- The limited-access road (often called expressway in areas where the name does not refer to a freeway or motorway) is a lower-grade type of road with some or many of the characteristics of a controlled-access highway: usually a broad multi-lane avenue, frequently divided, with some grade separation at intersections.
Motor vehicle drivers wishing to travel over great distances within the city will usually take the freeways or expressways in order to minimize travel time. When a crossing road is at the same grade as the freeway, a bridge (or, less often, an underpass) will be built for the crossing road. If the freeway is elevated, the crossing road will pass underneath it.
Minimum speed signs are sometimes posted (although increasingly rare) and usually indicate that any vehicle traveling slower than 40 mph (64 km/h) should indicate a slower speed of travel to other motor vehicles by engaging the vehicle's four-way flashing lights. Alternative slower-than-posted speeds may be in effect, based on the posted speed limit of the highway/freeway.
Systems of freeways and expressways are also built to connect distant and regional cities, notable systems include the Interstate highways, the Autobahnen and the Expressway Network of the People's Republic of China.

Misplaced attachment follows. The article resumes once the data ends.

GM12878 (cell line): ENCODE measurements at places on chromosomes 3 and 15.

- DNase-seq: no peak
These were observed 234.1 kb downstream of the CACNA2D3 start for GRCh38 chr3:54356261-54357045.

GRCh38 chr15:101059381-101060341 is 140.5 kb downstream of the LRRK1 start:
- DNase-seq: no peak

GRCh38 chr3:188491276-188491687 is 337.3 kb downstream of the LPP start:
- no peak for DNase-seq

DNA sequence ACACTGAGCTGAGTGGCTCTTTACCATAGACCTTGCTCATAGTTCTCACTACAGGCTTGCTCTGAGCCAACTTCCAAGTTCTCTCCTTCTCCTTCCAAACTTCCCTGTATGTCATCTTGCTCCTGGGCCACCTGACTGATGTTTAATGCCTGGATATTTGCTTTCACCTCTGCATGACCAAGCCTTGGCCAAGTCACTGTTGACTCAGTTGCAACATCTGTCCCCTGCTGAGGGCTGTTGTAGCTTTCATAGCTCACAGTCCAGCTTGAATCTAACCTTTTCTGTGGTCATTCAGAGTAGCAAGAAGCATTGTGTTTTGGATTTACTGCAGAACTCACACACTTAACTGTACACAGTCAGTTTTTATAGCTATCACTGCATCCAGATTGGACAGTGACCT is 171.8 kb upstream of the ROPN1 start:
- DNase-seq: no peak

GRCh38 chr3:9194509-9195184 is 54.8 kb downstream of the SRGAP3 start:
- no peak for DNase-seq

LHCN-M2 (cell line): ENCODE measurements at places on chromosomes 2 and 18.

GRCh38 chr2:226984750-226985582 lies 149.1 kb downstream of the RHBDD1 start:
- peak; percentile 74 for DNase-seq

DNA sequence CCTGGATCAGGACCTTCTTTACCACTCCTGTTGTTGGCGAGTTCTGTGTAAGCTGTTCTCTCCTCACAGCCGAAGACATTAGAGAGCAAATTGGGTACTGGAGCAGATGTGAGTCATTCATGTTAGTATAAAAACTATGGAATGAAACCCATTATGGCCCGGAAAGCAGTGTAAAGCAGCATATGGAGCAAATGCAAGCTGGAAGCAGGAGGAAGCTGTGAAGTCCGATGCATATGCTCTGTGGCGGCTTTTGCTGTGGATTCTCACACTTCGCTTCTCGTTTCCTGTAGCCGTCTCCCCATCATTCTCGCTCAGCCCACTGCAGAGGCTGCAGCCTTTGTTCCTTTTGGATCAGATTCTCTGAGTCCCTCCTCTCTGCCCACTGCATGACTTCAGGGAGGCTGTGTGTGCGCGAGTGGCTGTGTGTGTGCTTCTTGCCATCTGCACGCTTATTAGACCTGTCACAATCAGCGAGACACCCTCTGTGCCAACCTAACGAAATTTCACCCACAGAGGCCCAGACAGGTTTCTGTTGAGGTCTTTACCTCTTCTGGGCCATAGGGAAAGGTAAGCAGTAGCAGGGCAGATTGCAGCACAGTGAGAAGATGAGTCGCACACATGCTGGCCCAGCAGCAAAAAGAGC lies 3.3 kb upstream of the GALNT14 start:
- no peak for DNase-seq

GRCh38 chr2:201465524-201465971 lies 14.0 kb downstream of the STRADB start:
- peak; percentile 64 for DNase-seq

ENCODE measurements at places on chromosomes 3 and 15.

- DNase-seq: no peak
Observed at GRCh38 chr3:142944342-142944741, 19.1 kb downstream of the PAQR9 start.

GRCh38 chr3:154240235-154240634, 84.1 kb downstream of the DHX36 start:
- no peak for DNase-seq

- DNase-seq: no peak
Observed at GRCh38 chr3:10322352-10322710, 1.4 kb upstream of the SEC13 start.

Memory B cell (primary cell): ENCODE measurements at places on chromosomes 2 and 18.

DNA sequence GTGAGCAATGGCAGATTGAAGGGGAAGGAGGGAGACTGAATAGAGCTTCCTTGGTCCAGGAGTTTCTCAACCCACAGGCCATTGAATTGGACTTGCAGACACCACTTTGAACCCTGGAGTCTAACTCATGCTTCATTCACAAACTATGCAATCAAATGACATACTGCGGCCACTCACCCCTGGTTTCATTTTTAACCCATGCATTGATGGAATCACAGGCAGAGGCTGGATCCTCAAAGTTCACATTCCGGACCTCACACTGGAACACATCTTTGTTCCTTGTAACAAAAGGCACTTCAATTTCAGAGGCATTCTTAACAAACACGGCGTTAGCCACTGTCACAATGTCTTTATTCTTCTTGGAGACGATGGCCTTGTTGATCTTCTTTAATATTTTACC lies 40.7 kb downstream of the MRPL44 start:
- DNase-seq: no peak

In more sophisticated systems such as large cities, this concept is further extended: some streets are marked as being one-way, and on those streets all traffic must flow in only one direction. Pedestrians on the sidewalks are generally not limited to one-way movement. Drivers wishing to reach a destination they have already passed must return via other streets. One-way streets, despite the inconveniences to some individual drivers, can greatly improve traffic flow since they usually allow traffic to move faster and tend to simplify intersections.
In some places traffic volume is consistently, extremely large, either during periods of time referred to as rush hour or perpetually. Exceptionally, traffic upstream of a vehicular collision or an obstruction, such as construction, may also be constrained, resulting in a traffic jam. Such dynamics in relation to traffic congestion is known as traffic flow. Traffic engineers sometimes gauge the quality of traffic flow in terms of level of service.